- Two-thirds (68%) of Gambians say democracy is preferable to other regime types, although support for democracy is weaker among 18- to 35-year-olds (62%). Large majorities reject one-man rule (91%), one-party rule (86%), and military rule (78%).
- Six out of 10 Gambians see their country as a functioning democracy (61%) and say they are “fairly” or “very” satisfied (59%) with the way it is working.
- Gambians strongly affirm support for the rule of law. More than three-fourths say that courts have the right to make binding decisions (82%) and that the police have the right to make people obey the law (76%). Likewise, seven out of 10 (71%) say the president must always obey the laws and courts, even if he thinks they are wrong.
In December 2017, the National Assembly of the Gambia established a Constitutional Review Commission (CRC) to draft the country’s third Constitution (Freedom Newspaper, 2018).
The Gambia’s founding Constitution (1970) was replaced in 1997, three years after a military coup led by Yahya Jammeh. For more than two decades, Jammeh and his Alliance for Patriotic Reorientation and Construction (APRC) dominated the Gambia’s political landscape, often using constitutional amendments to manipulate the political process “with largely anti-human rights and undemocratic provisions” (Nabaneh, 2018). For instance, presidential term limits were removed to enable Jammeh to run for re-election (Jobarteh, 2018), and in 2001 the electoral system was changed to require only a plurality, rather than an absolute majority, to win a presidential election. In 2016, seven opposition parties and an independent presidential candidate united under Coalition 2016 to defeat Jammeh.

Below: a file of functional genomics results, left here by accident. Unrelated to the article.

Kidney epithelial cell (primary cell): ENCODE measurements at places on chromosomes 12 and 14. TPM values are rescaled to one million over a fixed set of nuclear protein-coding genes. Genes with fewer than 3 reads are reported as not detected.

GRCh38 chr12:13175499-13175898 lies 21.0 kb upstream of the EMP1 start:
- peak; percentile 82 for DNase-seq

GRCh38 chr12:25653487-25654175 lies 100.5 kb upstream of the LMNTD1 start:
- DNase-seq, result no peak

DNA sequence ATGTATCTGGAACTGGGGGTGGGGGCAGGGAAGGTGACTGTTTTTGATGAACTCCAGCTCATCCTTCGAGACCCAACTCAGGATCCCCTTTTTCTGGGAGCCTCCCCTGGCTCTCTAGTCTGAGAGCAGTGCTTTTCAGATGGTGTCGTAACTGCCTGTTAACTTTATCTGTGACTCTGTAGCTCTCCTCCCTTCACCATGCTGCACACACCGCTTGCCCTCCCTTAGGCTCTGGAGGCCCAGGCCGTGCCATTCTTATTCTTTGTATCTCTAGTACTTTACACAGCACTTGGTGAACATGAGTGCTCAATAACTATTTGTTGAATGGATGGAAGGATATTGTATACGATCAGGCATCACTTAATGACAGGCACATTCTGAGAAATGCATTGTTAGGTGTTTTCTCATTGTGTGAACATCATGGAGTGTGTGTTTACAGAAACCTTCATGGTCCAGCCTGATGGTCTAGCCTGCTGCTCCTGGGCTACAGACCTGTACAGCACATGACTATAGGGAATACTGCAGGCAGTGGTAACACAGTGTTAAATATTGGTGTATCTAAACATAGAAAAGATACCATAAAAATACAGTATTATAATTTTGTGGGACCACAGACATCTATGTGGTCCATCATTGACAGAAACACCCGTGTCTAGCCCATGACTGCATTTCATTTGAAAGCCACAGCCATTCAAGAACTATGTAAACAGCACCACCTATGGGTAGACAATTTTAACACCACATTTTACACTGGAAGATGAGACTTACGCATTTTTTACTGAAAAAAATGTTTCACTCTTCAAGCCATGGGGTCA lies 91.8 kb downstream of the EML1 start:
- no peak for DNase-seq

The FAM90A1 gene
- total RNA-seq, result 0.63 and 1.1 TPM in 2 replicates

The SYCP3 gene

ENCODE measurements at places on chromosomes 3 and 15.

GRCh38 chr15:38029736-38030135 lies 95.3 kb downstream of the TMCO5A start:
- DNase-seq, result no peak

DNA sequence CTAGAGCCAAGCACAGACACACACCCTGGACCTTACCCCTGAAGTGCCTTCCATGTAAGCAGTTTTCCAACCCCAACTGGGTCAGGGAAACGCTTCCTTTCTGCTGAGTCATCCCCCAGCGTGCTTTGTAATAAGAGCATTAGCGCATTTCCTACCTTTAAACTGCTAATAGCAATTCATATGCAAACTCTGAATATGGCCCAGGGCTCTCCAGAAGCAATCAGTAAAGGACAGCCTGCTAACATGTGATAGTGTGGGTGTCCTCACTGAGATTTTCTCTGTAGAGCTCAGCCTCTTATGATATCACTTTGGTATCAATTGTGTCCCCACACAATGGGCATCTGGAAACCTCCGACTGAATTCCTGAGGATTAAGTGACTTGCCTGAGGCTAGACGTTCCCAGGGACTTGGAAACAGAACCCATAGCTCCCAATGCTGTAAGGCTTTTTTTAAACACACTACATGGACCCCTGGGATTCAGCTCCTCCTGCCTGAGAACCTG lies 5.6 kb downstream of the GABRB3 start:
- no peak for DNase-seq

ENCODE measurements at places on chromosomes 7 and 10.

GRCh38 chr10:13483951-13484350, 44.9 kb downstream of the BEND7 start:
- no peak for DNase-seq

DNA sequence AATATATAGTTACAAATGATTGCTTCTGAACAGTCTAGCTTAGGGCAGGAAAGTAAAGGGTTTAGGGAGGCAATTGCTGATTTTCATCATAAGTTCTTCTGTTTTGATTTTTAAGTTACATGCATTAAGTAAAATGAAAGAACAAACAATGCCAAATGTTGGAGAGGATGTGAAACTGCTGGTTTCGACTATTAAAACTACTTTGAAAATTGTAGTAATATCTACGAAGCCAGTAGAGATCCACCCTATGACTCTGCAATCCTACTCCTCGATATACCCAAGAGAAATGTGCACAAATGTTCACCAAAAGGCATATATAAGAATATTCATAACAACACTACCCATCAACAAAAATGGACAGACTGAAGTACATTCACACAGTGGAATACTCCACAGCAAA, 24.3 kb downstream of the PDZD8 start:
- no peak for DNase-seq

The CRC is part of an extensive transitional-justice process instituted by President Adama Barrow, aimed at addressing past injustices and building a stable democratic future. According to prominent human-rights activist Madi Jobarteh (2018), “Both the current government and citizens appear to agree that, given the numerous amendments to the Constitution and the several undemocratic provisions, the need for a new Constitution cannot be over-emphasized.”
After soliciting input from Gambians both at home and abroad, the 11-member CRC in November 2019 released its first draft of the new Constitution and invited the public to provide comments on the draft (Jawo, 2019).
In its national survey in Gambia in mid-2018, Afrobarometer asked citizens for their views on a number of possible constitutional changes. Based on survey findings, the draft Constitution largely aligns with citizens’ preferences on these issues, including popular support for presidential term limits, a quota system for women’s representation in the National Assembly, and political independence for members of the national electoral commission.